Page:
Huey Long

Director: Ken Burns
Screenwriters: Geoffrey C. Ward

Institute History

  • 1986 Sundance Film Festival


The career of Huey P. Long—the charismatic demagogue whose populist politics first changed the face of Louisiana and shook the ruling establishment of the United States—remains unique in the annals of American history. Fifty years after his assassination the film meticulously traces the rise and fall of the “Kingfish,j” called by President Franklin D. Roosevelt “one of the two most dangerous men in the country.”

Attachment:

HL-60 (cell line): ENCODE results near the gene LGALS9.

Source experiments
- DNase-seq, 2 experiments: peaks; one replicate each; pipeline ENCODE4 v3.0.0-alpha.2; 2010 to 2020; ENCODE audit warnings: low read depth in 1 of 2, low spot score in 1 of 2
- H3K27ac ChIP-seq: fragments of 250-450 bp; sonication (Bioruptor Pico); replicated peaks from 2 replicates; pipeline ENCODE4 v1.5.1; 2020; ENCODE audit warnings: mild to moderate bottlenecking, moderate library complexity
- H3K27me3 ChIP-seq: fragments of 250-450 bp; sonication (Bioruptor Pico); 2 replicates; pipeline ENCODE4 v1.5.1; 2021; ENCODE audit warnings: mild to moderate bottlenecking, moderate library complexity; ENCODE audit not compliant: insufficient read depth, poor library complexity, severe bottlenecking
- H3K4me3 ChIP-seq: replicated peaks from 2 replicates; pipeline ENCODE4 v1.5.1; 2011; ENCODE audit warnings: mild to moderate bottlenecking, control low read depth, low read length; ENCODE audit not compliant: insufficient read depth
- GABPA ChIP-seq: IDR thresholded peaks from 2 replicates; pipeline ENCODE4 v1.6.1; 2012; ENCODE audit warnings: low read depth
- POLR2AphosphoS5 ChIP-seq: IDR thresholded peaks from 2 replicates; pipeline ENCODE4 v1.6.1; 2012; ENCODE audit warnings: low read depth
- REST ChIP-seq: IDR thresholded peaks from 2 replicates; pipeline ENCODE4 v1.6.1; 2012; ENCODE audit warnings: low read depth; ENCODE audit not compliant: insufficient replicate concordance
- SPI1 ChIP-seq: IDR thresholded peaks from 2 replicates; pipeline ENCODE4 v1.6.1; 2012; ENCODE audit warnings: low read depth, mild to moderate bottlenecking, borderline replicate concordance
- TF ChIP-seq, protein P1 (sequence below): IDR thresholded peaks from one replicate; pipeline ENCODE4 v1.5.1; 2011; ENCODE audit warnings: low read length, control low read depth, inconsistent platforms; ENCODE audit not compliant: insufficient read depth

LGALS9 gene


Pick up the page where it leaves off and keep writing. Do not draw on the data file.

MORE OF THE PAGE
Senator Huey P. Long was assassinated in a corridor of the massive new state capitol building he had built a few years before as Governor. His killer, or so eyewitnesses claim, was a young doctor by the name of Carl Austin Weiss, who was riddled with bullets before anyone could speak to him. But who actually killed Long is not as important as the life of the man, the contrasting philosophies of populism and tyranny he came to embody, and the incredible way he single-handedly pulled his state out of near feudalism and into the twentieth century. Huey Long is a complex, solid and absorbing documentary directed by Ken Burns, whose last film, The Statue of Liberty, was one of the critical hits of the fall 1985 PBS series.

Screening Details

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